5. Glad to see this discourse. California bay leaves are potent. Each year the ground in Old Mill Park is covered with shredded stuff to keep the dust down during the arts festival — lots of bay and some eucalyptus as well. I have to go really early to keep from getting the headache Owen described, before people have trampled all those oils out into the atmosphere….The Mediterranean bay is the one to use for cooking; it’s easier to adjust by taste and doesn’t have that “gotcha” power.

  6. Yowww. I’ve always loved that smell, but then I’ve never had to rake a whole tree full of leaves…
    I’ve been catching up on your posts over the last couple of days, B, and you’ve kept me in stitches. Last night I was laughing my head off over “do this today and your pork will thank you.”
    You should put yourself in a vitamin jar and sell yourself as Stress Relief.

  7. I agree with Mama. The California leaves are FREE.
    Besides. Morton & Bassett?? They’re supposed to be the big-deal local gourmet spice company, and they’re pulling this cheap shit?
    Creepy E might not have known what to look for, but the shape of the California laurel is narrow and elongated, and the color is less deep green and less shiny than real Mediterranean laurel, so everybody: keep an eye on that.
    That said, I’d still like to ‘speriment with some California leaves; just gotta go hiking and find some.

  8. Hey Cookie,
    C.E. knows, but it’s one of those things you’re dealing with rushing through the store attempting to make sure you’re getting it all. You figure you’re paying a premium from a good local company, surely it’s the right stuff. And yet? No.
    Oddly enough, he did notice that the 3 remaining jars had varying amounts in them. You bet it’s done by weight, but the leaves are mostly the same size and shape. Maybe someone is stealing them when you’re not looking.

  9. Biggs, Darlin’, California Bay leaves grow on trees local to our immediate region, so no need to be interferred with by a middleman. Check out the Novato Reservoir hiking trail for starters.
    But, you raised a very good argument and anyone calling themselves a “chef” has been put on notice that there is a real difference in the Med style bay leaf and the CA local.
    My Lithuanian grandmother used only Med leaves. she never heard of the California ones. And, I don’t even know if the CA leaves get to the East coast. Maybe they do and those silly enough to try them will indeed get a big headache if they use the same ratio as the Med leaf recipe calls for.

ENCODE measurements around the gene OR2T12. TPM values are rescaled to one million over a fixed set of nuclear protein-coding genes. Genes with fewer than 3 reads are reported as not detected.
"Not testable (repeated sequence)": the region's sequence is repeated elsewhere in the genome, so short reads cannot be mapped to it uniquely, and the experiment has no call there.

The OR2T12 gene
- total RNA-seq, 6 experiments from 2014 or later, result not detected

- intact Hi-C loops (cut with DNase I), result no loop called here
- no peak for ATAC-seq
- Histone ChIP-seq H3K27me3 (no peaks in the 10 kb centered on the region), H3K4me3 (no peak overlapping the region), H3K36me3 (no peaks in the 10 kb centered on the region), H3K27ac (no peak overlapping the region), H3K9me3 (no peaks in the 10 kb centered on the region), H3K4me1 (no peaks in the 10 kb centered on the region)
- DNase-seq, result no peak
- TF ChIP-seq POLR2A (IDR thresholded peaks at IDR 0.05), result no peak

There are a lot of CA bay leaf trees up here in Sonoma! C’mon up and check ’em out! Rake ’em up. Haul ’em in!

  10. Howdy Biggles. I definately understand the fuss over the price and the mis-advertisement by M&B. My own grandmother used only our local bay leaves (as a self-respecting, frugal mom trying to feed her family might). I’ve been using them for years (currently I harvest mine from a bonzai bay tree that popped up in one of my flower pots a few years ago when I lived in Lafayette) and only recently tried the real deal when I discovered that my in laws have a Grecian Laurel growing at their home. I am currently out of Laurus nobilis leaves, but in the next month or so I will be getting some more and would gladly share. I live in Oakland, frequent the Berkeley Farmer’s market, and drive by Richmond weekly so If you are interested in procuring some for yourself too, just drop me a line. Free.

  11. I’m so jaded by their shenanigans that I now just assume that the bay leaves are from Cali., unless otherwise stated. I saw 4 different companies selling the things at the store the other day, and only one said specifically, “Turkish.”

  12. That company could actually get in trouble. labeling something incorrectly is a crime by those who enforce truth in advertising. Especially when the container is labeled with a machine in a factory… not by hand, like at the farmer’s market (where I’ve seen people sell regular lemons and call them Meyer) or in homemeade jam…
    might be fun to call the better business bureau.
    and if you love bay leaves as much as I, there’s a great cologne called Bay Rum which should actually have the very leaf in the jar!

  13. All of a sudden I wonder what I have…I assumed The Food Mill used the Mediteranean, but you know what happens when you assume? Yep, you get California Bay leaves.